Pas de deux involves more then lifting, but lifting is a big part of it -either just far enough off the ground for her to do a grand jette -where she does that pretty front-to-back spread-eagle things with her legs. Or it may be only as high as lifting her to the guys’ shoulders in preparation for the “fish” -an ugly word for another pretty thing where she slides down into a position where he kind’a waves her around like her face was a metal-detector. (You have seen it and it’s pretty -trust me.) Or finally, the big lift. Straight up -as high as he can lift her. In my case, this means that her waist -where you held her- would go from maybe 3 feet up to 8 feet up in about a beat. Eye level from 5 feet something to more then 10 feet right now. What fun!
Now you must understand that nobody -don’t care man nor woman, not a weight-lifter nor lithe little danseur, (more French -a male ballet dancer), has any strength until the weight is at least at chest level. So the girl has to jump the first 18″ on her own. The guy can help a little and once he can get under her, up she goes, but she has to do her bit.
What usually happened -once we had gotten all warmed up and ready, was the main teacher (always a woman and always a well built ballerina herself) and I would demonstrate, and I would lift the students one at a time. They would give me the required jump and up they would go. SCREAMING. The other students would giggle and I have no doubt, assure themselves that they would not scream when it came to be their turn. And they would scream too. After I had worked my way through the class once -and it was rarely more then 6 or so girls- I would come back to the first girl for her second go. But rather then giving me a starting jump, she would inevitably -perhaps instinctively- hunch over, I would lift her about two inches and put her back down a half step forward with both of us off balance and staggering toward the mirrors -where the audience would be. I’d work my way through the rest of the class, first picking each of them up 2 inches, and then maybe 4 inches on the second run-through, and then 8 inches and then finally after an evening of dead-weight-lifting, getting some of them back up where they belonged. Some -sadly- never overcame their fear. They often would go on to become jazz dancers. Knew one who would go on to become a successful stripper! But this is another story.
If I had to admit to collect something -other than wood-working tools, it would be books. Very worthy collectible I must say. And very worthy of curatorial care. I need to tout Gaylord Brothers (http://www.gaylord.com/lobby_gaylordmart.asp?), in this direction. It seems their biggest market is labraries of every stripe, but they have interesting products.
Of more importance, however, are a couple of free resources -down-loadable .pdf’s actually. I highly recommend…
I have read with much interest the recent literature on the subject of how smart dogs, birds, dolphins etc. might be. It seems that while dogs and humans are textbook examples of both Darwinism and a successful symbiotic association, in some ways, dogs have gotten the short end of the stick -to use an apt metaphor. Compared to wolves, our pets are dumb as posts and -not to put too fine a point on its -pussies.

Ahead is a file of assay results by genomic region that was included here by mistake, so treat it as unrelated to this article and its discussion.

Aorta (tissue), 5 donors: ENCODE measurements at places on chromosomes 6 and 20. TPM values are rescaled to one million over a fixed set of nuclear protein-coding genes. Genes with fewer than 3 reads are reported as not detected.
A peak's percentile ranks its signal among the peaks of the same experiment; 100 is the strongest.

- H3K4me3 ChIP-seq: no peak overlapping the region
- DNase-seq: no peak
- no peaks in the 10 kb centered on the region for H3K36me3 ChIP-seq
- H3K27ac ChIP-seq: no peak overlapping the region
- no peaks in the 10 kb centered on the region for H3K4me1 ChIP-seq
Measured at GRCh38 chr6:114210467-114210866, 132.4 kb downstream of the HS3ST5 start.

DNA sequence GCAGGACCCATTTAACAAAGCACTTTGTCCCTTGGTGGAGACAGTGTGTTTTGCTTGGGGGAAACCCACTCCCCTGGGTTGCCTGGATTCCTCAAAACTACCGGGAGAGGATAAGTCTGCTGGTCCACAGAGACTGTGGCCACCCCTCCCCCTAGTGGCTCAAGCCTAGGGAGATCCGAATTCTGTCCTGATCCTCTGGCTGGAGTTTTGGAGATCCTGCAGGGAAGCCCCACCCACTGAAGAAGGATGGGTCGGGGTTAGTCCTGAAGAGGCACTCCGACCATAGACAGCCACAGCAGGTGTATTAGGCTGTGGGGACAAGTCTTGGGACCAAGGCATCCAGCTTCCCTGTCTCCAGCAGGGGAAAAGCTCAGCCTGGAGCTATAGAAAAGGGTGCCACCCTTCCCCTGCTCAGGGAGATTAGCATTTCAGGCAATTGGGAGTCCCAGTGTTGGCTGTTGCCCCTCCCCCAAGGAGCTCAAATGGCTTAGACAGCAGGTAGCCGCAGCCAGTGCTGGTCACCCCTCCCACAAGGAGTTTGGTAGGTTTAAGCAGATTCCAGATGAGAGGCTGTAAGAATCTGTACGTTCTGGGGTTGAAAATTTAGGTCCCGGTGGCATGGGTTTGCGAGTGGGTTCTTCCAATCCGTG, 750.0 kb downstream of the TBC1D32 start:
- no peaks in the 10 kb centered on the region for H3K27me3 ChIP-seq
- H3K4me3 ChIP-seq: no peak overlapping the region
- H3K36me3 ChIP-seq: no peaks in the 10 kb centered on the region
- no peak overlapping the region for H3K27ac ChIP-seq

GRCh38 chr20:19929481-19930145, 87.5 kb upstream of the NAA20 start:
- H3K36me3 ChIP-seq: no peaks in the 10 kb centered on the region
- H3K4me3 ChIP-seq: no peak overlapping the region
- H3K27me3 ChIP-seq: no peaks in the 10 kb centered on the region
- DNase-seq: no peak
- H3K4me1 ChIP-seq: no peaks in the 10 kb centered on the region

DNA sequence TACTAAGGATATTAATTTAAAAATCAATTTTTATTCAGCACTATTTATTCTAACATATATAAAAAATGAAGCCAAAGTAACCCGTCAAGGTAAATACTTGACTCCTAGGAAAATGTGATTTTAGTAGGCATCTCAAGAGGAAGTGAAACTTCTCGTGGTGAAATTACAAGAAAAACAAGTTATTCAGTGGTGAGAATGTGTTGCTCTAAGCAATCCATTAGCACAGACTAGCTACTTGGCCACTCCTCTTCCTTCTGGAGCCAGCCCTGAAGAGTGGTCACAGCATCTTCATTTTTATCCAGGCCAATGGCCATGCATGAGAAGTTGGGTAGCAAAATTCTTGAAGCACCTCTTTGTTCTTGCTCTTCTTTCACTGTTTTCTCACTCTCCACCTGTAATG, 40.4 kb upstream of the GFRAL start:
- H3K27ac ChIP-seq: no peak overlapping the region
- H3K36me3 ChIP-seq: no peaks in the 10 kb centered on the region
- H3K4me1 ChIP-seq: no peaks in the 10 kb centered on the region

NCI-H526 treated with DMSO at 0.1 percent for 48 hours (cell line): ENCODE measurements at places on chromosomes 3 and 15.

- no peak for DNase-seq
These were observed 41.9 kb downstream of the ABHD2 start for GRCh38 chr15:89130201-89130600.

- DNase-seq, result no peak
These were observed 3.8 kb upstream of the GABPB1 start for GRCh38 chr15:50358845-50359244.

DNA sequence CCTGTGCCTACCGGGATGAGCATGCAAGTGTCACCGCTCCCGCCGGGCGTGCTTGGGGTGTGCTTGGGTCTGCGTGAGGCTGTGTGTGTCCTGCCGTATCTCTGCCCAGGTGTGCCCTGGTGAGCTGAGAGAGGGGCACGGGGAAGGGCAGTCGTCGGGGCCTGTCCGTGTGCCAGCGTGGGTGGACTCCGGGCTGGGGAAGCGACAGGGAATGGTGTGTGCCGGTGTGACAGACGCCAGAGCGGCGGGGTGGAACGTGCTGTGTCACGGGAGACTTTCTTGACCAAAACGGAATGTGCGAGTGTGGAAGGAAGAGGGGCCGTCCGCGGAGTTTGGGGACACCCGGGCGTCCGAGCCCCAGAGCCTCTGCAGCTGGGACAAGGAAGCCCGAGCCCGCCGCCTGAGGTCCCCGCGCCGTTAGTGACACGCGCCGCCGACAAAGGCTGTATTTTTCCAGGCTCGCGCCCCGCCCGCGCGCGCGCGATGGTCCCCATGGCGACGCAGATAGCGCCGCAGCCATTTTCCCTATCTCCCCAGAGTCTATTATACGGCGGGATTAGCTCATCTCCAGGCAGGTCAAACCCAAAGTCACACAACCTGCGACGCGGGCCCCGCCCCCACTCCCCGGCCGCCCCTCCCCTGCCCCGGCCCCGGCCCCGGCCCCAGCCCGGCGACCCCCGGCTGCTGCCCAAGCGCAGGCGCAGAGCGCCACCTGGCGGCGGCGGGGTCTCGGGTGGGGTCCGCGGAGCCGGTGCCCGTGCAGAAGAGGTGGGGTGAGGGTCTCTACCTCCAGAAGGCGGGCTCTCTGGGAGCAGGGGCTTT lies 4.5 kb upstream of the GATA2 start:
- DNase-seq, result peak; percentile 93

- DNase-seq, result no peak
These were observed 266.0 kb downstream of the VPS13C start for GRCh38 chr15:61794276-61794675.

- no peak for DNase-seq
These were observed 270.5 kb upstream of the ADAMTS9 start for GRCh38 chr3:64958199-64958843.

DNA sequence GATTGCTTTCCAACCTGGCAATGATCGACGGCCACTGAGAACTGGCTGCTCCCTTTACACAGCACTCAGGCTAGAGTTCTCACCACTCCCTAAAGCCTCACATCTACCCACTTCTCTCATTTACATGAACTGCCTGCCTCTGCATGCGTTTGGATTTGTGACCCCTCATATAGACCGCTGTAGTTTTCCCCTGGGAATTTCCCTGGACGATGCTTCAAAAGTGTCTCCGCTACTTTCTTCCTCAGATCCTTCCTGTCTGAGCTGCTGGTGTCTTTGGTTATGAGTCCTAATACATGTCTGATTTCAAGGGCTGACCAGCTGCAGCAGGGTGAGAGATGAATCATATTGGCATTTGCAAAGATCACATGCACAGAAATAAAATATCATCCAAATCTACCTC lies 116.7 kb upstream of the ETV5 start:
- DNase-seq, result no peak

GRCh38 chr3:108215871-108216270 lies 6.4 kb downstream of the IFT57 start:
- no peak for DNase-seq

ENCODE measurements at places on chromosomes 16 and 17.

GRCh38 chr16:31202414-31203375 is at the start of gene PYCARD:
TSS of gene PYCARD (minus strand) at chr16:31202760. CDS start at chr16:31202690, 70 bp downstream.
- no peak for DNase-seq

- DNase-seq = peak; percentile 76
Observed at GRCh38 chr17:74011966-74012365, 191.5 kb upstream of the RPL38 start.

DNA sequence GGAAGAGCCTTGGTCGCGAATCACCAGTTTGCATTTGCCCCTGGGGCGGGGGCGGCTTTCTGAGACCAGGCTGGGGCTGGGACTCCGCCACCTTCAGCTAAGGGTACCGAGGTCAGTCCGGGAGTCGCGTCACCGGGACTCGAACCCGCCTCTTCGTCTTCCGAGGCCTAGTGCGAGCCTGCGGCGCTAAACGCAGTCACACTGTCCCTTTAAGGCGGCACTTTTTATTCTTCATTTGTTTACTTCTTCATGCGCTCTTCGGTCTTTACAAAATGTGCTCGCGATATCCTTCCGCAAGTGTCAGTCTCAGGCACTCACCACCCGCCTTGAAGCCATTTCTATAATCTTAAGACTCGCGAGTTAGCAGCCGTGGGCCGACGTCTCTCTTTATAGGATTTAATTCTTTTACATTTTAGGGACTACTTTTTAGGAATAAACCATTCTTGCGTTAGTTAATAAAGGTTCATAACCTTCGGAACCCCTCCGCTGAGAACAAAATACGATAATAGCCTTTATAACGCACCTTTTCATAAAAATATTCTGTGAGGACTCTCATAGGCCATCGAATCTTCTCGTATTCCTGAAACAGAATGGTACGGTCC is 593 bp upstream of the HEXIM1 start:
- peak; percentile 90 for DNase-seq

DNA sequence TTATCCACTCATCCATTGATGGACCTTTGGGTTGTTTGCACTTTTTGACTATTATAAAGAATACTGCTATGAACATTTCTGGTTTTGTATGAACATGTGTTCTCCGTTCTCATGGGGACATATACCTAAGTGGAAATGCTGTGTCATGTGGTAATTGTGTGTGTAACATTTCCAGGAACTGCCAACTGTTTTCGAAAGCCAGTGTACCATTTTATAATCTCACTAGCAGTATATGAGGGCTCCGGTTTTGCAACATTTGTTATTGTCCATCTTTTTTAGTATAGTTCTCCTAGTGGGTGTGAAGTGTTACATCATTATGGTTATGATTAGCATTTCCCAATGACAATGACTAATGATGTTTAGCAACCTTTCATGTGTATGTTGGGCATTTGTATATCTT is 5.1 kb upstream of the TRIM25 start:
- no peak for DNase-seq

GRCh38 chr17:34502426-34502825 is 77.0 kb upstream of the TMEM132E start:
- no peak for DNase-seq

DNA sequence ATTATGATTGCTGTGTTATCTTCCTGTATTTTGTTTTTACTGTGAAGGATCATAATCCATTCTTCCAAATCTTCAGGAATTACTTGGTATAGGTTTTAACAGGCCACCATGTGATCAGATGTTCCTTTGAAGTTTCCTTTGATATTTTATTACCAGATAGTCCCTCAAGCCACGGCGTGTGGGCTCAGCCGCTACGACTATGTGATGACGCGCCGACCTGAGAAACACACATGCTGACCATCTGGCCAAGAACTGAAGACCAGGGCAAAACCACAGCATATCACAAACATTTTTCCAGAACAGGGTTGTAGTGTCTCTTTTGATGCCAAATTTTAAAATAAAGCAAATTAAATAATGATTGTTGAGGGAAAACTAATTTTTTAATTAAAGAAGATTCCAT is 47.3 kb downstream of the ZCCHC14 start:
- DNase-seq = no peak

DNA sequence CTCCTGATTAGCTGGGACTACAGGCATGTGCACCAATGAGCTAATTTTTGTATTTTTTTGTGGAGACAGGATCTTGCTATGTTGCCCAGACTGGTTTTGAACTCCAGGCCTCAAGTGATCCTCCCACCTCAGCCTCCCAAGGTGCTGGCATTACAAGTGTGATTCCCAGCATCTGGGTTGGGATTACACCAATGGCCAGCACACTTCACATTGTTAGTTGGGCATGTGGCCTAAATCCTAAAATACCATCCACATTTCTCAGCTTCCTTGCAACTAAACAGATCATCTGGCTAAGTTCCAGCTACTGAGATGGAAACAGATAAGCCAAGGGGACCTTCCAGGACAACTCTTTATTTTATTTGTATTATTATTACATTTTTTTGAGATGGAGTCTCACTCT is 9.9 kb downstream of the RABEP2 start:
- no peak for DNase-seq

When I first read this -or saw it on PBS or where-ever, I was a little troubled by what lab-coat guys had to say. You can’t pick up a Reader’s Digest with out reading about some brave dog who saved some (human) member of his pack from some dire calamity at no small risk to himself. I like the motion of a heroic dog better then the notion of the pussy-dog, but you can’t argue with science.
But what prompts this ‘ticular dog-blog was an every day incident that occurred this AM while I was tending to chores in the back yard. Our dogs –we have a main, large, & extra-dumb hound, an emergency back-up medium-sized terrier, and an auxiliary little Scotty that alternately ignores and hides from me– attend me to varying degrees when I am in the back yard. They all try to help. Or try to understand. Or just piss on it if understanding eludes them. They do this for a few minutes anyway, before they drift through the dog-door back inside where it is either cooler of warmer depending on the time of the year.
This morning, T. J. -our main dog- was looking at the dog door. As I finished what ever minor task of the moment, I happened to look again and saw that TJ was still looking at the dog-door. For all I know, he may have been watching an ant crawl by and was pondering pissing on it. In his fuzzy wee brain, he might well have debated for some time, because he knew pissing on the house was a bad thing -unlike pissing on the hot-tub 2 feet away, which despite my best efforts to discourage, remained in all our dog’s minds, not a bad thing.
Or he may have had a plan that involved going inside and as he got to the door, he forgot why he was going inside. (TJ is a sweet dog, but not the smartest in our little pack. And the bar is set pretty low in this particular pack.) Now I may be guilty attributing human motives to animal behavior, but heaven knows, I do this all the time. Usually at the top or the bottom of some staircase. And usually when I get there and have realized I have forgotten why I schlepped there, and I stand there with a dumb look on my face. A look just like TJ’s. Usually, after my dumb-look-moment, bad language and an angry schlep back up or down follows.
TJ, however, lay down in the morning’s sun and took a nap. Admirable wisdom I think.
Everyone else has weighed in on it, I might as well. It’s absurd for ‘those people’ to build a mosque there, but if they own the property, it is their right. In the long run, I find more to fear in a country where-in someone -either the enlightened liberal left, or the fundamentalist Christians right can make enough noise to set aside the rule of law and dictate what people can or can not do with their own property. Even if what ‘those people’ want to do is utterly baffling and their goals beyond comprehension.
But if the mosque is absurd, the actions of the port authority are obscene. They “fast-tracked” the approval process for the mosque in about a week. A Greek Orthodox church built in 1917 was destroyed when a tail section off one of the jets crashed on it. As of today, almost 9 years later, the port authority has not yet given them permission to rebuild.